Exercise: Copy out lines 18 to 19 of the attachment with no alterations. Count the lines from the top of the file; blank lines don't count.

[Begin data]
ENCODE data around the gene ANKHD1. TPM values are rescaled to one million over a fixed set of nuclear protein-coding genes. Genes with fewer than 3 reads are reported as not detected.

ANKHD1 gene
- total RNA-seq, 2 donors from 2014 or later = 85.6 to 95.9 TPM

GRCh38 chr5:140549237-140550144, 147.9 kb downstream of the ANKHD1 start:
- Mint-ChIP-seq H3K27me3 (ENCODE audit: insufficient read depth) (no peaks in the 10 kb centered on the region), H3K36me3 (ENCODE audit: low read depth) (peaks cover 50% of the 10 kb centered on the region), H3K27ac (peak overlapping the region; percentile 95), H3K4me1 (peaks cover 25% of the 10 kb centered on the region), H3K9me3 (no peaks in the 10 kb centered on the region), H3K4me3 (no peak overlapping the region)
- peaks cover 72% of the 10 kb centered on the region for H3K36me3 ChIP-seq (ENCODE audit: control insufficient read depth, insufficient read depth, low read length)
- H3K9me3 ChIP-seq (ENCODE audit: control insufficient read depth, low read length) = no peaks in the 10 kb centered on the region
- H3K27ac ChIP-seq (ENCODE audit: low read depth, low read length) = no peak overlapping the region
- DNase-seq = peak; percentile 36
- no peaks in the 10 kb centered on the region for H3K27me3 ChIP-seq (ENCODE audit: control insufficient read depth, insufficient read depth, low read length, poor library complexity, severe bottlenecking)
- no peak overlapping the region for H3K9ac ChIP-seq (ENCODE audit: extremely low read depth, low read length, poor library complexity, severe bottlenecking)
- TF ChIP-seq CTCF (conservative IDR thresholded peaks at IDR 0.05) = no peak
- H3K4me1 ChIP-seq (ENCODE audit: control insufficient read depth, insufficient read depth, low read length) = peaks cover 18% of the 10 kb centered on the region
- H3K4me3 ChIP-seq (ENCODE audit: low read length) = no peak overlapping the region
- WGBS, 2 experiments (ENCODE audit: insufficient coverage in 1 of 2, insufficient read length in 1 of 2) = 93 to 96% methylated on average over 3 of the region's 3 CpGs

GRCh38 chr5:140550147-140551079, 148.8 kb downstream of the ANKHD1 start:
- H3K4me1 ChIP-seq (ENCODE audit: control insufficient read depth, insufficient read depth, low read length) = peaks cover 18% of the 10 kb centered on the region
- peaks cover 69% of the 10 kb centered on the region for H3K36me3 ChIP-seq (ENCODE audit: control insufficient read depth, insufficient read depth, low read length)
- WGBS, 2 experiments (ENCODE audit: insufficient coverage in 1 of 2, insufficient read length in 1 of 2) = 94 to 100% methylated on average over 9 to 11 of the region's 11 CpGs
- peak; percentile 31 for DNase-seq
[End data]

- peaks cover 69% of the 10 kb centered on the region for H3K36me3 ChIP-seq (ENCODE audit: control insufficient read depth, insufficient read depth, low read length)
- WGBS, 2 experiments (ENCODE audit: insufficient coverage in 1 of 2, insufficient read length in 1 of 2) = 94 to 100% methylated on average over 9 to 11 of the region's 11 CpGs